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Tirailleur is the fourth singleplayer War Story featured in Battlefield V. It follows the Senegalese units of the French Colonial Forces during their participation in Operation Dragoon, the landings made in southern France beginning in August 1944.
The protagonist of this chapter is Deme, who recounts the events of the campaign in flashbacks as an old man. He is assisted by Idrissa, a more experienced soldier. Their company is considered completely outmatched in its task of attacking and securing entrenched enemy positions manned by crack German Fallschirmjäger units in the French countryside inland from the Côte d'Azure.
Deme Cisse recounts his memories of fighting in World War II, however, he and his comrades aren't in a photograph.
In 1944, the Normandy landings has become the turning point for the Allied Powers. The subsequent operations Overlord and Dragoon would follow. The forces included the French colonial troops, or the Tirailleurs. Deme and Idrissa, Deme's brother, are some of the colonial troops sent.
The Tirailleurs Senegalais have been sent to the French mainland, but they were not meant for frontline fighting. However, a French captain gives the Tirailleurs a mission: to destroy German AA emplacements and capture a chateau to create a stronghold for the main offensives.
The next day, while on the way to the battlefield, Stuka bombers attacked Deme and their convoy, prompting a ground attack, securing the frontline, destroying Schanze 66 AT guns, and securing a German HQ.
Upon securing the German HQ and holding the line from a German offensive, Deme encounters a limping German soldier. As he is ready to shoot, Idrissa stops him. Idrissa, being the head of the offensive, orders a base on the captured HQ, but Deme wants to keep pushing on, much to Idrissa's chagrin, but motivating comrades in the process, stating that they have done more than what the main force could do, and their valiant continuation to the objective would give them huge recognition.
With Deme's motivating speech, the next objective was to split up to stealthily attack the AA guns. However, the separation turned to disaster, as several comrades encountered German resistance, forcing them to surrender.
As Deme rejoins the main battle force, the main objective was in sight. They begin attacking the AA guns, gaining ground, but at the cost of Idrissa's further chagrin, as so many soldiers of his died. A wounded German revealed that they are surrounded, and with it, Deme recommends attacking the chateau to deceive the German forces who are expecting the Tirailleurs to hold the line or retreat.
Fraternite Ou La Mort
The Tirailleurs begin their attack on the chateau without support. Deme becomes the leader of the squad, with Idrissa giving him a flare gun. First, they have to destroy the nearby village's defenses; then, they capture a holding point to the chateau, and finally, begin a breakthrough inside the chateau.
Upon breaking in, what seemed to be victory, was followed by an armored attack by a Tiger I tank. It begins killing everyone but Deme and Idrissa, with the former almost on the brink of death. Idrissa begins to attack the tank by opening the hatch and exploding a grenade, killing every crew member and fatally wounding Idrissa, who had died from severe blood loss.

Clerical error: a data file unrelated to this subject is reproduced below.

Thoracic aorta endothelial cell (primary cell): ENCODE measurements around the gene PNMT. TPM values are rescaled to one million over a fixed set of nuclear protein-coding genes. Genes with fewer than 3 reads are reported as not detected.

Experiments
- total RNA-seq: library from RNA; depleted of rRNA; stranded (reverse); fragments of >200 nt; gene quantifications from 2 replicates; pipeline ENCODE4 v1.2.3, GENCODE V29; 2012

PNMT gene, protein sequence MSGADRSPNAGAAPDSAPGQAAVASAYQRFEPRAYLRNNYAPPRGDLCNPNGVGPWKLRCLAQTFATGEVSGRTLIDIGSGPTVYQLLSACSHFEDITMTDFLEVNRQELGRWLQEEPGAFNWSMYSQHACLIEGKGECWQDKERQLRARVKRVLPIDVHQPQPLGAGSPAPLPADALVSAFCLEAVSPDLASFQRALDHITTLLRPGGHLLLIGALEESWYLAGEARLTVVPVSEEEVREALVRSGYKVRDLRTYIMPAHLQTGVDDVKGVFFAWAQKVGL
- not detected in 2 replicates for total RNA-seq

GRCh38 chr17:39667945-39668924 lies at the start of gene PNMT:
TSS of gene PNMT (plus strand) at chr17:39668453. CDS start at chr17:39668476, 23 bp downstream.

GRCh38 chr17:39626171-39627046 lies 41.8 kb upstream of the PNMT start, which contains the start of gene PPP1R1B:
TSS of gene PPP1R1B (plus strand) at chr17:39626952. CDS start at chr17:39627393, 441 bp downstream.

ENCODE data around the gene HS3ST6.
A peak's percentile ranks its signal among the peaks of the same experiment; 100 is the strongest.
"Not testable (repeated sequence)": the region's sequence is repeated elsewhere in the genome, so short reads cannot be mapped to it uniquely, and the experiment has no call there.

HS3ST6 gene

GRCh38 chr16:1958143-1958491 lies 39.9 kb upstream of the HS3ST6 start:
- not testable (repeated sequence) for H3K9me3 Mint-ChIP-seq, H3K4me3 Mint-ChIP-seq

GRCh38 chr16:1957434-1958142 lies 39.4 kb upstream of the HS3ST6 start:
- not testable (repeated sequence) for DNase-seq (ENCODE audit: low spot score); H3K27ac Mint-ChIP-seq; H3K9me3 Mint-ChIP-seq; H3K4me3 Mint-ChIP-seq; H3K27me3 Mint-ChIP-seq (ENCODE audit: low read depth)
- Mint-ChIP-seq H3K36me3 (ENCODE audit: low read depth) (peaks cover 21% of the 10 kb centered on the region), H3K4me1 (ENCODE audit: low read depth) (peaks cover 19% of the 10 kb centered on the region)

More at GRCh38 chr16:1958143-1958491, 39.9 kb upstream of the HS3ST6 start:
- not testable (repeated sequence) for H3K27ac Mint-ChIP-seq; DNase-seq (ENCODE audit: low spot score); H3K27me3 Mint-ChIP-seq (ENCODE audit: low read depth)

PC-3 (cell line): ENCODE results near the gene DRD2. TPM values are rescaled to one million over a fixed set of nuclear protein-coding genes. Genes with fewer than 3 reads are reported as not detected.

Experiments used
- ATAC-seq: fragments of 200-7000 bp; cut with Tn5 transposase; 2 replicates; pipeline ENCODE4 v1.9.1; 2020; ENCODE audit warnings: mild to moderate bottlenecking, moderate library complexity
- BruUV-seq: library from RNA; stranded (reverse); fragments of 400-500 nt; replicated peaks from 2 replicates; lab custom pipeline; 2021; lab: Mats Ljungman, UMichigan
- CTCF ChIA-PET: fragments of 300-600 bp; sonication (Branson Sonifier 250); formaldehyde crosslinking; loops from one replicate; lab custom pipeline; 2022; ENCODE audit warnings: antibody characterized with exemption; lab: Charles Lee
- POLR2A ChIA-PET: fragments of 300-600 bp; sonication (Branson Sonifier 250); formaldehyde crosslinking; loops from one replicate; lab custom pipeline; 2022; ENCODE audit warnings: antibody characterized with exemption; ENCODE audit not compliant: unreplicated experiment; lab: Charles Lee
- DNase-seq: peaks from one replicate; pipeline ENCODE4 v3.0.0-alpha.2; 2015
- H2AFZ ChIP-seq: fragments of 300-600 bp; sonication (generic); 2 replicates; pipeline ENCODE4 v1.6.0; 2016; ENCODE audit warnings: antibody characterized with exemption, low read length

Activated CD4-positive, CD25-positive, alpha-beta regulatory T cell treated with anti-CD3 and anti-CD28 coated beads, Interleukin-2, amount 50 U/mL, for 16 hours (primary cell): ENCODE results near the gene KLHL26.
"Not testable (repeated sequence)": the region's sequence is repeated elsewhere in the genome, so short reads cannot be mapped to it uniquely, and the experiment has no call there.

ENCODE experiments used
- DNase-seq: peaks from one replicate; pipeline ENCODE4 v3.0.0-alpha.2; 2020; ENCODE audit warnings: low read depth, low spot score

After the ambush, Deme and the last of the squad breach through a medical room, encountering wounded Germans, followed by the arrival of the main battle force led by the captain. The captain congratulates the Tirailleurs for their valiant efforts, and they are photographed, but the final photograph excluded them.
Following the capture, the liberation of Paris caused a full exclusion of the colonial troops, known as blanchiment, ordered by Charles de Gaulle after assuring that Allied victory is inevitable. Deme says that they were replaced with more "familiar" people, and what he and his comrades have done will never be forgotten.
The story about blanchiment, ordered by Charles de Gaulle is complex because it's really hard to know what is true or false. It should be noted that after the landing of Provence, colonial troops are voluntarily withdrawn from French troops following a memo from the American Chief of Staff, Walter B. Smith, who wanted a separation identical to that practiced in the GI regiments, where blacks did not fight alongside whites until the last moments of the war. After that, many units of tirailleurs continued the fight during the winter of 1944 in the Vosges, as well as in April 1945 in the reduction of the Poche de Royan and several units defiled on June 18, 1945, on the Avenue des Champs-Elysées in Paris
200000 Tirailleurs fought for France. In 2010, France granted full military pensions to 30000 surviving veterans from Africa, and in 2017, former French president Francois Hollande awarded 28 surviving Senegalese Tirailleurs French citizenship.
- Kill an enemy with a machete takedown
- Pick up 10 new weapons without dying
- Get through the forest undetected
- Find 3 bottles of wine
Fraternite Ou La Mort
- Neutralize the first outpost without using the flare gun
- Blow up the first outpost objectives without being detected
- Tirailleur is similar to the Battlefield 1 War Story Avanti Savoia!. Both war stories feature an older character who are recounting the role they played in the respective war, both of them mentioned the motto of their respective factions, and both have a brother killed in combat during the War Story. In another similar feature, the chapters of both War Stories are named after respective unit's mottos.
- All of the acts in Tirailleur are named after the French national motto.